Looking for facts on life-threatening allergies (LTAs) or want to learn more about anaphylaxis? Here is a place to get information on things like peanut and shellfish allergies. You can also find downloadable tips and tools on living with and managing life-threatening allergies. If you’re more into videos, we have a page for that too! Go now.
Go to your doctor's appointment ready to have an informed discussion. Start with this helpful checklist of questions.
Read the list
Download and fill out this Chef Card courtesy of Food Allergy Research & Education (FARE), then hand it to the server, manager, or chef of any restaurant you're dining in to help avoid a run-in with an allergen.
Download the FARE Chef Card
with food allergies
Once your young adult is off to college, the responsibility for managing allergies is fully theirs. Food Allergy Research & Education (FARE) has some advice on how to handle it.
Download FARE's college guide
Finding alternate ways to reward and incentivize children at school may help alleviate the anxiety around serving food and risking allergen exposure. Food Allergy Research & Education (FARE) offers a proactive guide of non-food reward ideas.
Download FARE's reward guide
Restaurant recommendations and reviews
This site helps you locate allergy-friendly restaurants nationwide, complete with reviews!
Recipes for teen chefs
This cookbook collects some of the best allergy-friendly recipes, submitted by teen chefs themselves, courtesy of Food Allergy Research & Education (FARE).
Download the FARE Teen Cookbook
Field trip field guide
Kids love them. Parents of kids with food allergies? That's a different story. Food Allergy & Anaphylaxis Connect Team (FAACT) presents a poster with best practices.
Download the FAACT guide
When you venture from the relatively controlled environment of your home, there are some things people with life-threatening allergies (LTAs) and their caregivers should be aware of.
Download FAACT's helpful travel tips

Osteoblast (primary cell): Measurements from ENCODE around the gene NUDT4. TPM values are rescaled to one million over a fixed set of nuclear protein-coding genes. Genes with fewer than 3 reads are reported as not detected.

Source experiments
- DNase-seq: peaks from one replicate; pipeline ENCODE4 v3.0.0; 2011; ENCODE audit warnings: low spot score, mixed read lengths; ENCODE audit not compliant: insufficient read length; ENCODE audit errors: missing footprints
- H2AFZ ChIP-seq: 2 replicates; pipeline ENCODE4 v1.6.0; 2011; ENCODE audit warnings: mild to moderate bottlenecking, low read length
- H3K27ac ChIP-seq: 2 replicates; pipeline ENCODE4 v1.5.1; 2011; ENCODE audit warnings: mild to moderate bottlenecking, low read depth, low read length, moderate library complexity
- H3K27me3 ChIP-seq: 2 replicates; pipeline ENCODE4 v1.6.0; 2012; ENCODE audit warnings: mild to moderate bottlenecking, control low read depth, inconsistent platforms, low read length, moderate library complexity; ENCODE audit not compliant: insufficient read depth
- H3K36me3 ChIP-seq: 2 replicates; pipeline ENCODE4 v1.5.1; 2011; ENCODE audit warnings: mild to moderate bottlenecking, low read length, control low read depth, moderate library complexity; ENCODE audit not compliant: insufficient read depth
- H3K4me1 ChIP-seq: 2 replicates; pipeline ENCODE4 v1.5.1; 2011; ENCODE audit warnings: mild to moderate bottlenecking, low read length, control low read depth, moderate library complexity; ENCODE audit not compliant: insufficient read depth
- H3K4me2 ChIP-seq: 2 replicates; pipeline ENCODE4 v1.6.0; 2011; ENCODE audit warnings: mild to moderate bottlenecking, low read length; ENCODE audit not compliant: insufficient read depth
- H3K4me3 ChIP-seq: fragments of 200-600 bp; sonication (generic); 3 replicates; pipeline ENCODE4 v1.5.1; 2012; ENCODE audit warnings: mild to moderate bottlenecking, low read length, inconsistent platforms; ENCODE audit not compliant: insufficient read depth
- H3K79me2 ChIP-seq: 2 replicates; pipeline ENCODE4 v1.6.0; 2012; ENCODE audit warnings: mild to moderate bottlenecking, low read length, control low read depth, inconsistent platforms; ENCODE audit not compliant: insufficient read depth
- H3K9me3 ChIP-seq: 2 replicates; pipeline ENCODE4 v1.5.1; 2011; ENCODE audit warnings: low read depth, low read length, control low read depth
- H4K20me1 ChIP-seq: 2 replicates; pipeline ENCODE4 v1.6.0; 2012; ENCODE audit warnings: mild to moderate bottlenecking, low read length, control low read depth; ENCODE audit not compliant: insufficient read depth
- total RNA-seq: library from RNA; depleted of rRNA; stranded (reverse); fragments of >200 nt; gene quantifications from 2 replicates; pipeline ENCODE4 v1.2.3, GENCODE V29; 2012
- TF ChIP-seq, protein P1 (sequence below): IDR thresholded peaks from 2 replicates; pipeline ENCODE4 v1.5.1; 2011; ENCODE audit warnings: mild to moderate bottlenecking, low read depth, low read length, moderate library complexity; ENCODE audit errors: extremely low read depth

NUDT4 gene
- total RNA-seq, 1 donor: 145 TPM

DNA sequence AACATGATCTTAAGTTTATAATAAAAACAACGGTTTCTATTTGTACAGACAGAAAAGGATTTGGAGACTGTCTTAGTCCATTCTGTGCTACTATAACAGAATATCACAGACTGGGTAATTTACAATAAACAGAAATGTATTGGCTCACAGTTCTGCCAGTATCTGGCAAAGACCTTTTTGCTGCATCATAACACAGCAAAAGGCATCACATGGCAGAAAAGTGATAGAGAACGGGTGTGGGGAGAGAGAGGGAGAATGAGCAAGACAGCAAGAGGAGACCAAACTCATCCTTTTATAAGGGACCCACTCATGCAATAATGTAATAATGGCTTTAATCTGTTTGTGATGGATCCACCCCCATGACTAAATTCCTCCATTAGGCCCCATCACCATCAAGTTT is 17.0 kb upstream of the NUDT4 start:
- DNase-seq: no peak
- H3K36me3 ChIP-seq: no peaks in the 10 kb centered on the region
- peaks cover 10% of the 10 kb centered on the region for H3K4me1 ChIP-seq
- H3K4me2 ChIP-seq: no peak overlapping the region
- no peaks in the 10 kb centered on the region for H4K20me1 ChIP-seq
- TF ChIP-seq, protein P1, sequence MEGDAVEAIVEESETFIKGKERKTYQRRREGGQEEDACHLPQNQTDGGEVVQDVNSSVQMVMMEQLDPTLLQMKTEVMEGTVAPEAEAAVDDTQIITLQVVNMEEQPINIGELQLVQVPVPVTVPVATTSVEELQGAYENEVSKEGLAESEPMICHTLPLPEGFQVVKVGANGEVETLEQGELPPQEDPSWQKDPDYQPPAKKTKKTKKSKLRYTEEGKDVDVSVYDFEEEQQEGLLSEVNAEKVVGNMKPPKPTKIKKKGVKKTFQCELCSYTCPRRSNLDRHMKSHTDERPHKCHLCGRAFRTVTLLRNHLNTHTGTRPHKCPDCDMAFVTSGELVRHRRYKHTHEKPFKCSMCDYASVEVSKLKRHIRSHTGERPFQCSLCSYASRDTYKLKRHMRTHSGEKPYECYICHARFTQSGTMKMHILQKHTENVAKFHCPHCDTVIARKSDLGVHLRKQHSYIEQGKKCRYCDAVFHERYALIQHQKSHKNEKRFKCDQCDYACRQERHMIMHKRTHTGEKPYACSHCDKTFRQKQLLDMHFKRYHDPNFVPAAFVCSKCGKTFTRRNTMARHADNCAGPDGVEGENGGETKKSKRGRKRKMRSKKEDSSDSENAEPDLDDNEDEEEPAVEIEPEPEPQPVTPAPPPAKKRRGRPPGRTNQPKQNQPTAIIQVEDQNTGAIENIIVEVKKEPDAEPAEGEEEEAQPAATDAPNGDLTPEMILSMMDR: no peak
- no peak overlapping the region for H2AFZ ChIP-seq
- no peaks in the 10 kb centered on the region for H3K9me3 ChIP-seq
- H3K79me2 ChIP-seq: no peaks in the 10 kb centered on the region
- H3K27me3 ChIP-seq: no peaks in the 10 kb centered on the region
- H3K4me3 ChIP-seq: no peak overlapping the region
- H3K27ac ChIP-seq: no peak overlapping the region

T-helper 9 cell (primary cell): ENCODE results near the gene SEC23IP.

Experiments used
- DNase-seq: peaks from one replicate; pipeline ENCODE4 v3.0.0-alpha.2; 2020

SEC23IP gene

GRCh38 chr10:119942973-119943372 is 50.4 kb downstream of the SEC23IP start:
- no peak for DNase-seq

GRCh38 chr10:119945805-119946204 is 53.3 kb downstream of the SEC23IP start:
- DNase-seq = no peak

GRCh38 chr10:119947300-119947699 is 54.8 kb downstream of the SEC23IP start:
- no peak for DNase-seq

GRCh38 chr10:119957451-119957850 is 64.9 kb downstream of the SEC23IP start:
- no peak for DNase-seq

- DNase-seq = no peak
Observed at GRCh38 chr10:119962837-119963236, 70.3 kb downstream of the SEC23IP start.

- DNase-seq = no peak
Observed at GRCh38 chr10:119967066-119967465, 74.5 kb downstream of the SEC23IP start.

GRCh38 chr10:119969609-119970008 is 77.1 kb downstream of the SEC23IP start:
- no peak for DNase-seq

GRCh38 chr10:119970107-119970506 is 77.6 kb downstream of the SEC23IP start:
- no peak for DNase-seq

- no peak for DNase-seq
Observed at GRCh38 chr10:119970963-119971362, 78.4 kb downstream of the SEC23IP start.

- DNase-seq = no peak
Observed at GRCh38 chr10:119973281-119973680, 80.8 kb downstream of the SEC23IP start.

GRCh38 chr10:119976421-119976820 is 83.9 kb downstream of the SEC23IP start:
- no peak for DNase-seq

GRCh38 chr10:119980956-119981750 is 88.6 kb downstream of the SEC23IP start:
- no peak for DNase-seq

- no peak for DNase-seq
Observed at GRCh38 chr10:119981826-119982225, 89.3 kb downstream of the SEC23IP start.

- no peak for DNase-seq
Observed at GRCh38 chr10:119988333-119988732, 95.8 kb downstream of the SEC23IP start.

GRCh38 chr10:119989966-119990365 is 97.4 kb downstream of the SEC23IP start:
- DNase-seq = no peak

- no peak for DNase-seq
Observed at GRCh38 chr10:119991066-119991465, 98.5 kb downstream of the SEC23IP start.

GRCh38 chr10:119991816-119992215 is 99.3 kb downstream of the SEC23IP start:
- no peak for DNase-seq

Camps for kids with food allergies
If you're looking for a summer camp specifically designed for kids with food allergies, Food Allergy Research & Education (FARE) has a helpful directory to get you started.
Browse FARE's list of summer camps
Working with your school care team
Managing the task of safely getting food-allergic children through the school day requires a partnership with an extensive care team. Food Allergy Research & Education (FARE) offers a proactive guide for parents and caregivers.
Download FARE's guide
Learning to avoid allergens takes time, and a gentle nudge every now and then. These visual aids can be cut out and placed on the fridge or wherever the family may need an allergen-avoidance reminder.
Download Around the House Reminders
Yum! Tempting food ideas
Eating with food allergies should still be delicious. At KidsWithFoodAllergies.org (KFA), parents share thousands of allergy-friendly recipes, searchable by dietary need.
Visit KFA's recipe finder
Arts and crafts
It may be the last place you expect a child to encounter his/her food allergen, but science, math and craft activities may contain potential danger. Kids With Food Allergies (KFA) has a list of safe alternatives.
Download the list from KFA
may describe a reaction
Kids have a unique way of describing things, including an allergic reaction. Food Allergy Research & Education (FARE) offers a checklist of things to listen for to help you identify a reaction quickly.
Download the FARE allergic reaction
There are a lot of factors to weigh in choosing a college. One should be how you'll manage your life-threatening allergies there. This helpful guide from Food Allergy Research & Education (FARE) offers tips and things to consider.
Download FARE's college considerations
Anaphylaxis is not so black and white. There are many symptoms to be aware of. This resource shows you some potential symptoms. Please also talk to your healthcare provider about symptoms.
Download the symptoms of anaphylaxis
Foods to avoid
For each food allergy, there's an allergen in the list of ingredients you'll want to avoid. This handy cheat sheet from Food Allergy Research & Education (FARE) categorizes and lists them.
Download FARE's Allergen Avoidance Tips
Once you've read the guidelines, you may be curious about how to begin safely introducing peanuts to infants. As always, it is important to discuss these choices with your doctor before starting.
Help finding a support group